study diseases

This is my first ever post in the new ‘Boyd Orr Centre Blog’. For those of you who don’t know me, I’m a ‘physicist working in mathematical biology’ (a friend of mine once said ‘there are no ex-physicists just physicists working elsewhere’). I am currently the Director of the Boyd Orr Centre for Population and Ecosystem Health based at the University of Glasgow, and thus the title of this blog. The intention is to combine a bit about what the Boyd Orr Centre is, and what it is about, with some thoughts on the three ‘E’s (epidemiology, ecology and evolution) and possibly the odd random personal thought. I can see a sub-category happening – Good and Bad Science in the Movies, starting with the eagerly anticipated Star Trek: Into Darkness (fyi I’ve considerable fondness for Star Trek: TOS without exactly being a ‘Trekkie’ or ‘Trekker; the reboot isn’t bad, but could do with a bit more of the old-fashioned speculative fiction aspect of the original series). The centre of it will inevitably be mathematical modelling, but hopefully I’ll have the time to extend beyond that. I may also spend a fair bit of time on bovine Tuberculosis, the focus of a lot of the work of my research group and collaborators recently.

So what is the Boyd Orr Centre? You can follow the link for more info, but in brief, it is the result of a desire by a consortium of researchers to bring a focus to a variety of work done at Glasgow and with many colleagues elsewhere, and motivated by the need to bring together a large number of disciplines to study real ecological systems (more and more it seems we study diseases, but it isn’t exclusively that). The aim is ultimately to solve or contribute to the solution of real problems. In my view, in the broad, one of the most important attributes of a physicist is the desire to use quantitative tools to solve problems, rather than being primarily interested in the tools themselves. Importantly, there is a emphasis on engaging fully with the data and I believe it is this philosophy that underpins much of what the Boyd Orr Centre is about. What this means is that we’ve got field ecologists, bioinformaticians, mathematicians, computer scientists, economists, veterinarians, and lots of others (and yes, physicists) with broadly speaking very similar goals. Its a fantastic group of people, who by and large get along really well socially as well as academically and have produced some fantastic work over the last few years. And so one aim of this blog is to try to highlight some of this to all (one? none?) of you.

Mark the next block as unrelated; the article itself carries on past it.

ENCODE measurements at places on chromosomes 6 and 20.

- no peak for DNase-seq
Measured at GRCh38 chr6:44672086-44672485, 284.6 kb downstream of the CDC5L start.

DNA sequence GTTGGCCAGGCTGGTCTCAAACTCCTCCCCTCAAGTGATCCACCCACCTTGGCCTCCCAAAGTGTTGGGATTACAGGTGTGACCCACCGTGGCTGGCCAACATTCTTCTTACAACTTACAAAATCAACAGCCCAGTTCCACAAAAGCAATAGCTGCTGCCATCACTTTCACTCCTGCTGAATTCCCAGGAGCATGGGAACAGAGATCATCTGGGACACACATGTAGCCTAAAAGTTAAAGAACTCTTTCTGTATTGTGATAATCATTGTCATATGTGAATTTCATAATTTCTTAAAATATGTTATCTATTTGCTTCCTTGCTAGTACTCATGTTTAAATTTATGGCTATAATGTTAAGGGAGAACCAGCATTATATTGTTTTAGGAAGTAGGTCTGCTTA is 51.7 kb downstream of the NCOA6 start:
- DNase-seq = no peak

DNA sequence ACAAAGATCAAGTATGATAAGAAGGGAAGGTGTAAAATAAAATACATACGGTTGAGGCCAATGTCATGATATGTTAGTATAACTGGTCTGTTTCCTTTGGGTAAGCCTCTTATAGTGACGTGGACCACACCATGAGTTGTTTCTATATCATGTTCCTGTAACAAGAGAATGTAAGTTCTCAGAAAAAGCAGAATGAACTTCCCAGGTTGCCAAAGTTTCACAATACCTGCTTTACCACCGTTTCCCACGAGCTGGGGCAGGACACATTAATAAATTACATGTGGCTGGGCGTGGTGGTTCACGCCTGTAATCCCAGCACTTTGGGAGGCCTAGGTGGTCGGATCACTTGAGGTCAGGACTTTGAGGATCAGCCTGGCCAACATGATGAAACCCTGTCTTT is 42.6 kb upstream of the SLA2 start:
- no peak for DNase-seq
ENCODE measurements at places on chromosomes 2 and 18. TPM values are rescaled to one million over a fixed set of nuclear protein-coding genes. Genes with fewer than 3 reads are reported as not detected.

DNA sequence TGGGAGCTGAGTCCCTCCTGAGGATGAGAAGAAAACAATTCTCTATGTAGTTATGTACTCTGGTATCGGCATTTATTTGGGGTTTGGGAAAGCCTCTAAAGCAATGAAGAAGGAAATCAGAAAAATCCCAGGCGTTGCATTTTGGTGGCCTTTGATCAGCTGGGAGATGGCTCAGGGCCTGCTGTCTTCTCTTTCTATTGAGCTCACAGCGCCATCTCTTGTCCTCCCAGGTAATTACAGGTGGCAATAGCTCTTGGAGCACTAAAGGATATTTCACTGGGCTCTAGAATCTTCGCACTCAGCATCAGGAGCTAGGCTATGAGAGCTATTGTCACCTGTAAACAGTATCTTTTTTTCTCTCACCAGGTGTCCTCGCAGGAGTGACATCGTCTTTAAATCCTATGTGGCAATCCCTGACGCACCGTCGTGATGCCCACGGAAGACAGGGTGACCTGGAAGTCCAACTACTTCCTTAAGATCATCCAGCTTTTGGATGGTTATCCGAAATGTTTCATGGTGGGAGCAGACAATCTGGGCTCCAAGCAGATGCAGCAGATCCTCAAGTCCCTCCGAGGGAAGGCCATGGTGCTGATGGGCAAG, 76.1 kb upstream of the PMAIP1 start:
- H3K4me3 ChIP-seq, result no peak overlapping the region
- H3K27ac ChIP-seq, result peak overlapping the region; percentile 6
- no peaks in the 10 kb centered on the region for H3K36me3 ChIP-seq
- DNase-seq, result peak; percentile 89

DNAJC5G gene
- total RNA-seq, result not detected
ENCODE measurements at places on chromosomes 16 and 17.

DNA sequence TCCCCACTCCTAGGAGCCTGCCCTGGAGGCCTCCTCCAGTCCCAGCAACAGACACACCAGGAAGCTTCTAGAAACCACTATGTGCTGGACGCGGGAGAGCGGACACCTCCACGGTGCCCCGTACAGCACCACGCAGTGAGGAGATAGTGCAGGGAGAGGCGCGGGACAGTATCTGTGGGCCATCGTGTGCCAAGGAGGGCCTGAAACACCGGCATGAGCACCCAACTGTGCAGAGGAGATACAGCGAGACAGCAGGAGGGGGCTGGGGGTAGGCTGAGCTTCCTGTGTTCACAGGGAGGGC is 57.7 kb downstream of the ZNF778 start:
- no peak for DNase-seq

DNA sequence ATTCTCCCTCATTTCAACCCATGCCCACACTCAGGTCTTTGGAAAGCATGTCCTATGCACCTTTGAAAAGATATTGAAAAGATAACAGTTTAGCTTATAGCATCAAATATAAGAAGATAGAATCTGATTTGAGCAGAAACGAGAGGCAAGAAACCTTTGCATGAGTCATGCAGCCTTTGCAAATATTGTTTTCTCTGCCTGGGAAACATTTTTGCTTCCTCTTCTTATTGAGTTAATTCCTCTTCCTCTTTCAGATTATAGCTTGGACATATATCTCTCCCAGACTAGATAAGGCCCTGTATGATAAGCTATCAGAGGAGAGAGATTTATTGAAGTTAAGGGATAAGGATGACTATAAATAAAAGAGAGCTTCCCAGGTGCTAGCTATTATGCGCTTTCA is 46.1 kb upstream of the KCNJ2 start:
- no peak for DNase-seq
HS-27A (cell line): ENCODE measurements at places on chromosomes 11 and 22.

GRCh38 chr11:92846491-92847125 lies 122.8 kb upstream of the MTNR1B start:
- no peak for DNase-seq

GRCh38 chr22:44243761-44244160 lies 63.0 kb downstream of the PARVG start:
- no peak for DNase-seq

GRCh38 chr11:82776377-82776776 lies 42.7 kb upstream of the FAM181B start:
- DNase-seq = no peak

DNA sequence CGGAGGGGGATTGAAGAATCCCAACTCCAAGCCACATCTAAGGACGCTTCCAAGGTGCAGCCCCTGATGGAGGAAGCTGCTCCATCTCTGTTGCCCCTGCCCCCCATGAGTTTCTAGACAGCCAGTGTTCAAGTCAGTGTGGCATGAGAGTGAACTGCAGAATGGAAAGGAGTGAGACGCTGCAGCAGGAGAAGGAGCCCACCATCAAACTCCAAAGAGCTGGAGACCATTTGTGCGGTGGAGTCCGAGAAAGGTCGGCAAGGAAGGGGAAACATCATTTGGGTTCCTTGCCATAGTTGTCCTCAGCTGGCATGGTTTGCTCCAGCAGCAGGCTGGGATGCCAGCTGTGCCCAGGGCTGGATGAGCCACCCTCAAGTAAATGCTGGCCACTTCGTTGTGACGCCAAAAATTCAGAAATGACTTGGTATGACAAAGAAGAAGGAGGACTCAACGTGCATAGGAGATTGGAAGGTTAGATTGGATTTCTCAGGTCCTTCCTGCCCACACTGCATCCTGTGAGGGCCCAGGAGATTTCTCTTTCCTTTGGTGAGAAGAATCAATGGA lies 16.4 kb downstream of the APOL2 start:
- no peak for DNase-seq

A final thought for today – as a Canadian, I find this rather disappointing. It isn’t the Canada I remember.